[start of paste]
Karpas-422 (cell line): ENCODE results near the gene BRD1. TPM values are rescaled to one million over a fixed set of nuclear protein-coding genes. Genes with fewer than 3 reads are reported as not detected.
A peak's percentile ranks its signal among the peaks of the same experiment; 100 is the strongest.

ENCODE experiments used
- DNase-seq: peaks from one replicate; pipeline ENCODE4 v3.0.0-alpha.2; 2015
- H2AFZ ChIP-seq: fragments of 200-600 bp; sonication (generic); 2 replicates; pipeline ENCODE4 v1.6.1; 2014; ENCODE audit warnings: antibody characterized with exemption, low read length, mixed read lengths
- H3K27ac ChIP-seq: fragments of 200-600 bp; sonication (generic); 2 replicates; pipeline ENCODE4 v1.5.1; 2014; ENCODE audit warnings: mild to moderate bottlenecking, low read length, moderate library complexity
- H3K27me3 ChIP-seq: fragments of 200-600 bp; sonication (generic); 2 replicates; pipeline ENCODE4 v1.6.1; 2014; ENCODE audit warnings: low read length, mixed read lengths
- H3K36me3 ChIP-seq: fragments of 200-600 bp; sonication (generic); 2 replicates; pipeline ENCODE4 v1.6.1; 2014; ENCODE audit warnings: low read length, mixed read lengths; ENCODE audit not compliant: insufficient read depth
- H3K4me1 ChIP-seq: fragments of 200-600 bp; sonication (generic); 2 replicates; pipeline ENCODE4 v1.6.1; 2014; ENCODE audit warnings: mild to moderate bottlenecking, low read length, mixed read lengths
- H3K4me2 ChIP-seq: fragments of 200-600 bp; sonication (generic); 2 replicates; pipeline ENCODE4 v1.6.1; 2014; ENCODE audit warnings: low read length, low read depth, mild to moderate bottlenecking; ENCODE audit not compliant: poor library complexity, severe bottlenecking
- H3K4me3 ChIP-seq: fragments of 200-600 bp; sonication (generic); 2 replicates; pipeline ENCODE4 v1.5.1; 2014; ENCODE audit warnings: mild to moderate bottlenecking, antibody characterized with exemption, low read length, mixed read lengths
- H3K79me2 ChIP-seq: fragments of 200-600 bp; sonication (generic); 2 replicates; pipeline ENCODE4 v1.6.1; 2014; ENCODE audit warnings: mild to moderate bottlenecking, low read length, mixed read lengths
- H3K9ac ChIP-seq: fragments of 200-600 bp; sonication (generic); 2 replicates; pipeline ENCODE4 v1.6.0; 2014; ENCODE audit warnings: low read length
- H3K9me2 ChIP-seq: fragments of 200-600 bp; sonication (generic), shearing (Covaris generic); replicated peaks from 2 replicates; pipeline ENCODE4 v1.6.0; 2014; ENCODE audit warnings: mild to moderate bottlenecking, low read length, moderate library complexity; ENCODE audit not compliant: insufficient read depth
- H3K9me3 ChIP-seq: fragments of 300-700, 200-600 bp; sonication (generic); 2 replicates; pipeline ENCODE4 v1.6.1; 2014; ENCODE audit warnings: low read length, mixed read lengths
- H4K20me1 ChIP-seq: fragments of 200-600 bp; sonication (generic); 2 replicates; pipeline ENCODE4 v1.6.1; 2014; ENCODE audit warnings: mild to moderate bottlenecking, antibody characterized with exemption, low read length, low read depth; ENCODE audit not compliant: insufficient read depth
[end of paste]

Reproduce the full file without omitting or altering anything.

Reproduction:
Karpas-422 (cell line): ENCODE results near the gene BRD1. TPM values are rescaled to one million over a fixed set of nuclear protein-coding genes. Genes with fewer than 3 reads are reported as not detected.
A peak's percentile ranks its signal among the peaks of the same experiment; 100 is the strongest.

ENCODE experiments used
- DNase-seq: peaks from one replicate; pipeline ENCODE4 v3.0.0-alpha.2; 2015
- H2AFZ ChIP-seq: fragments of 200-600 bp; sonication (generic); 2 replicates; pipeline ENCODE4 v1.6.1; 2014; ENCODE audit warnings: antibody characterized with exemption, low read length, mixed read lengths
- H3K27ac ChIP-seq: fragments of 200-600 bp; sonication (generic); 2 replicates; pipeline ENCODE4 v1.5.1; 2014; ENCODE audit warnings: mild to moderate bottlenecking, low read length, moderate library complexity
- H3K27me3 ChIP-seq: fragments of 200-600 bp; sonication (generic); 2 replicates; pipeline ENCODE4 v1.6.1; 2014; ENCODE audit warnings: low read length, mixed read lengths
- H3K36me3 ChIP-seq: fragments of 200-600 bp; sonication (generic); 2 replicates; pipeline ENCODE4 v1.6.1; 2014; ENCODE audit warnings: low read length, mixed read lengths; ENCODE audit not compliant: insufficient read depth
- H3K4me1 ChIP-seq: fragments of 200-600 bp; sonication (generic); 2 replicates; pipeline ENCODE4 v1.6.1; 2014; ENCODE audit warnings: mild to moderate bottlenecking, low read length, mixed read lengths
- H3K4me2 ChIP-seq: fragments of 200-600 bp; sonication (generic); 2 replicates; pipeline ENCODE4 v1.6.1; 2014; ENCODE audit warnings: low read length, low read depth, mild to moderate bottlenecking; ENCODE audit not compliant: poor library complexity, severe bottlenecking
- H3K4me3 ChIP-seq: fragments of 200-600 bp; sonication (generic); 2 replicates; pipeline ENCODE4 v1.5.1; 2014; ENCODE audit warnings: mild to moderate bottlenecking, antibody characterized with exemption, low read length, mixed read lengths
- H3K79me2 ChIP-seq: fragments of 200-600 bp; sonication (generic); 2 replicates; pipeline ENCODE4 v1.6.1; 2014; ENCODE audit warnings: mild to moderate bottlenecking, low read length, mixed read lengths
- H3K9ac ChIP-seq: fragments of 200-600 bp; sonication (generic); 2 replicates; pipeline ENCODE4 v1.6.0; 2014; ENCODE audit warnings: low read length
- H3K9me2 ChIP-seq: fragments of 200-600 bp; sonication (generic), shearing (Covaris generic); replicated peaks from 2 replicates; pipeline ENCODE4 v1.6.0; 2014; ENCODE audit warnings: mild to moderate bottlenecking, low read length, moderate library complexity; ENCODE audit not compliant: insufficient read depth
- H3K9me3 ChIP-seq: fragments of 300-700, 200-600 bp; sonication (generic); 2 replicates; pipeline ENCODE4 v1.6.1; 2014; ENCODE audit warnings: low read length, mixed read lengths
- H4K20me1 ChIP-seq: fragments of 200-600 bp; sonication (generic); 2 replicates; pipeline ENCODE4 v1.6.1; 2014; ENCODE audit warnings: mild to moderate bottlenecking, antibody characterized with exemption, low read length, low read depth; ENCODE audit not compliant: insufficient read depth